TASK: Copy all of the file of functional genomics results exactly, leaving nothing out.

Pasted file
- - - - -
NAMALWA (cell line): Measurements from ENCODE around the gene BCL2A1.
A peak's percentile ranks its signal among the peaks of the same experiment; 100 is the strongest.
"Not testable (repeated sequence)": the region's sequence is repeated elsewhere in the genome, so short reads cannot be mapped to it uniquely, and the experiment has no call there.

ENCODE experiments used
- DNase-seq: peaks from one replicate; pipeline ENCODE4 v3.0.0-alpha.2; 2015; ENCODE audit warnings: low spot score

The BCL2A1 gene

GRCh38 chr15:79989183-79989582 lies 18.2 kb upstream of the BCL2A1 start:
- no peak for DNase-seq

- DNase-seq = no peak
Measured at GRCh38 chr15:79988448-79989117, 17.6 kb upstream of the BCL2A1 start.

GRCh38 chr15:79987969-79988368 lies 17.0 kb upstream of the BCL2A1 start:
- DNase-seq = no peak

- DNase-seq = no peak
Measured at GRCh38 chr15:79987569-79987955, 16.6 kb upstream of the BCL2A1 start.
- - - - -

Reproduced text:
NAMALWA (cell line): Measurements from ENCODE around the gene BCL2A1.
A peak's percentile ranks its signal among the peaks of the same experiment; 100 is the strongest.
"Not testable (repeated sequence)": the region's sequence is repeated elsewhere in the genome, so short reads cannot be mapped to it uniquely, and the experiment has no call there.

ENCODE experiments used
- DNase-seq: peaks from one replicate; pipeline ENCODE4 v3.0.0-alpha.2; 2015; ENCODE audit warnings: low spot score

The BCL2A1 gene

GRCh38 chr15:79989183-79989582 lies 18.2 kb upstream of the BCL2A1 start:
- no peak for DNase-seq

- DNase-seq = no peak
Measured at GRCh38 chr15:79988448-79989117, 17.6 kb upstream of the BCL2A1 start.

GRCh38 chr15:79987969-79988368 lies 17.0 kb upstream of the BCL2A1 start:
- DNase-seq = no peak

- DNase-seq = no peak
Measured at GRCh38 chr15:79987569-79987955, 16.6 kb upstream of the BCL2A1 start.